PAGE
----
SDSU Must Pay for Street Projects
Trustees’ plan to leave infrastructure costs to City taxpayers is shot down
The California Supreme Court today ruled that the California State University Board of Trustees violated state environmental laws by expanding the campus of San Diego State University without including funds for infrastructure improvements that are needed to prevent congestion on San Diego streets.
City Attorney Jan Goldsmith declared the decision an important victory for San Diego taxpayers, who were on the hook for several millions in street improvements that the project’s environmental impact report said were necessary to mitigate project impacts. The City had previously won this case before an appellate court, but the CSU Board appealed. Deputy City Attorney Christine M. Leone argued the case before the Supreme Court in May.
City of San Diego v Board of Trustees of the California State University (copy attached) was closely watched throughout the state, and especially by other college cities – including Bakersfield, Fresno, Long Beach, Monterey Bay and San Francisco – where the CSU system was similarly trying to stick cities with the bill for street projects identified as necessary mitigation in the projects’ environmental impact reports.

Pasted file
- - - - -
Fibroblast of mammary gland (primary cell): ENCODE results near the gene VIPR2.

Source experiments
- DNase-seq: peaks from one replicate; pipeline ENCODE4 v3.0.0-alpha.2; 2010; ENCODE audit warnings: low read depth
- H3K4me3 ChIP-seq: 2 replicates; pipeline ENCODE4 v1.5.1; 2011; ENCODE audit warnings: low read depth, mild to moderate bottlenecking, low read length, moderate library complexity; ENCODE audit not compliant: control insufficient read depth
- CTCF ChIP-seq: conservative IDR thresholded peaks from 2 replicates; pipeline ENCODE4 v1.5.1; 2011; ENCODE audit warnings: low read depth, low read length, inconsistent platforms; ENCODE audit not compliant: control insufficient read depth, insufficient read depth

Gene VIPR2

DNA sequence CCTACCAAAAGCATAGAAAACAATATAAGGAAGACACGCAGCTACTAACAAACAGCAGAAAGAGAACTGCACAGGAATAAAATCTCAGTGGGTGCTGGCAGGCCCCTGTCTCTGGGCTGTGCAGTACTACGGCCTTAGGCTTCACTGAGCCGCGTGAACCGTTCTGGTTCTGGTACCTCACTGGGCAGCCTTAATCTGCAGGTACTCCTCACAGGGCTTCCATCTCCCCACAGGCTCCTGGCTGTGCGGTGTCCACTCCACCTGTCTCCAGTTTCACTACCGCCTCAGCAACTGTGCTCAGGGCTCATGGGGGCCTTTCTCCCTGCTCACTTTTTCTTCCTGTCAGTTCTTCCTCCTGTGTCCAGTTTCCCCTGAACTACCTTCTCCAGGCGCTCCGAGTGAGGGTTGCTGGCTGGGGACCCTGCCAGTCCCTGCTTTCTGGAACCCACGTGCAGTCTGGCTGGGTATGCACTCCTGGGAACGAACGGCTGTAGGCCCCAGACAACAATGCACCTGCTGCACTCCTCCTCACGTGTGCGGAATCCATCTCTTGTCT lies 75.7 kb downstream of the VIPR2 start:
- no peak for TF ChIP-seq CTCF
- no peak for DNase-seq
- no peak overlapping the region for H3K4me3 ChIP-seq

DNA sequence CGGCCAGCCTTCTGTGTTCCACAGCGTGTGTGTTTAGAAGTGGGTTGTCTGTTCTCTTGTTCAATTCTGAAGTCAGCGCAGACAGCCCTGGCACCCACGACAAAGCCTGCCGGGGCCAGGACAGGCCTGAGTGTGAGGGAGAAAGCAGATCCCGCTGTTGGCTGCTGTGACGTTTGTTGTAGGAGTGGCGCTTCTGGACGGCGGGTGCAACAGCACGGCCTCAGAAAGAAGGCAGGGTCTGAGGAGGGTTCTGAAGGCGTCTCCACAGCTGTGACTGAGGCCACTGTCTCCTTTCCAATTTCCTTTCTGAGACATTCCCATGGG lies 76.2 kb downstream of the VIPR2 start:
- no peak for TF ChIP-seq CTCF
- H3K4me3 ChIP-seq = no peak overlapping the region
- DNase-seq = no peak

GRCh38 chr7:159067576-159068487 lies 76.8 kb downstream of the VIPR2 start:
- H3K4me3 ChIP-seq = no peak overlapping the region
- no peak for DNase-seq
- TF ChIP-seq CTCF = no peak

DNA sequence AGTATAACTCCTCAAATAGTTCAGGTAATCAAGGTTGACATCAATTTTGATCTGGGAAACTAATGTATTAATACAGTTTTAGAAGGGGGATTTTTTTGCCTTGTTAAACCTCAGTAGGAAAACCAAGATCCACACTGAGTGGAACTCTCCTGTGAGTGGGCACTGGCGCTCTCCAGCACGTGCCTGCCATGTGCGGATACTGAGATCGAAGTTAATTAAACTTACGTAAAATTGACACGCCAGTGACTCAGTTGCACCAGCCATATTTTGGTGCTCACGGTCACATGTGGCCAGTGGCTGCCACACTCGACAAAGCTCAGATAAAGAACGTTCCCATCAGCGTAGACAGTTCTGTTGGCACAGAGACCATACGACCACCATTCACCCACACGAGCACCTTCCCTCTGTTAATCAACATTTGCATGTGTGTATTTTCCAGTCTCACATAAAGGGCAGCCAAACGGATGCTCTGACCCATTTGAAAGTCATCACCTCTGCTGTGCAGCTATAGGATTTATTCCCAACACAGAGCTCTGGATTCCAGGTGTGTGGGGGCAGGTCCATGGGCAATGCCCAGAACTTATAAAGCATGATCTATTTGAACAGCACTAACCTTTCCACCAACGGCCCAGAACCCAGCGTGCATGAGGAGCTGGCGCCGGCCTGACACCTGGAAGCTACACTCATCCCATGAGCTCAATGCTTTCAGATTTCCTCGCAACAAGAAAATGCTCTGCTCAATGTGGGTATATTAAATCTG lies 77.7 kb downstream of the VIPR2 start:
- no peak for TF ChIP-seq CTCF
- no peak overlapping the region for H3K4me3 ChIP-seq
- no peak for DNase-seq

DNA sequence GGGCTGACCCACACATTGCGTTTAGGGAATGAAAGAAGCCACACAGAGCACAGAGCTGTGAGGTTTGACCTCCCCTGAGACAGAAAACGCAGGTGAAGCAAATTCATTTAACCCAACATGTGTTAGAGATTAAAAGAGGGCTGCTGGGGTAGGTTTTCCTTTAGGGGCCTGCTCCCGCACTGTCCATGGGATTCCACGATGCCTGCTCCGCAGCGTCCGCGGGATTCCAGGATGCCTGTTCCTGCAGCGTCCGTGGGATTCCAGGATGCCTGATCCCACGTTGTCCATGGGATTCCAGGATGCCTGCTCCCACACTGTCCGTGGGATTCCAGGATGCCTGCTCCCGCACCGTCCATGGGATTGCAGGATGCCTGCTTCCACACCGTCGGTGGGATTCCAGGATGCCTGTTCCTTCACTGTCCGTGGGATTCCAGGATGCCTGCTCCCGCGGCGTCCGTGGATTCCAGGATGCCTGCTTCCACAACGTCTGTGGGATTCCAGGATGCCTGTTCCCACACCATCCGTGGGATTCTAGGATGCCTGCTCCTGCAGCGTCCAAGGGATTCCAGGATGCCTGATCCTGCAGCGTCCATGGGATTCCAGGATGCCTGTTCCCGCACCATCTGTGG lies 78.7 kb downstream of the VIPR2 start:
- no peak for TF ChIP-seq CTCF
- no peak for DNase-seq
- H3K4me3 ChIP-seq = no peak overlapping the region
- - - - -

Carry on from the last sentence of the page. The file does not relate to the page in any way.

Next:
The EIR for the San Diego State University expansion identified 15 intersections, eight street segments, four freeway segments and one freeway ramp meter that would be significantly impacted by the project. It calculated the project’s “fair-share contribution” of the needed improvements at $15 million, but took no responsibility for those costs, effectively leaving them with the City and Caltrans.
The CSU Board of Trustees contended it did not have to pay for the mitigation projects because the Legislature had not allocated funds specifically for that purpose. San Diego argued that the California Environmental Quality Act includes no such exemption, and noted that numerous potential funding sources already exist and are identified in the project’s budget.
The Supreme Court ordered the Board to vacate its certification of the EIR and to proceed with a new document that will discuss all potential funding sources and provide a compelling argument if any of them cannot be used for project mitigation.
“This is an important decision which treats the CSU system like any other developer. It must come to the table and negotiate its fair share in a way that protects the environment and protects the city’s taxpayers,” Goldsmith said. “I am proud that our City Attorney’s Office took the lead on this important legal issue, which has great significance in cities throughout our state.”
In an amicus brief, the League of California Cities and the California State Association of Counties asserted that if the CSU Board’s position was upheld it would “undermine the missions of cities and counties, which provide critical local public services – a patently unfair result.”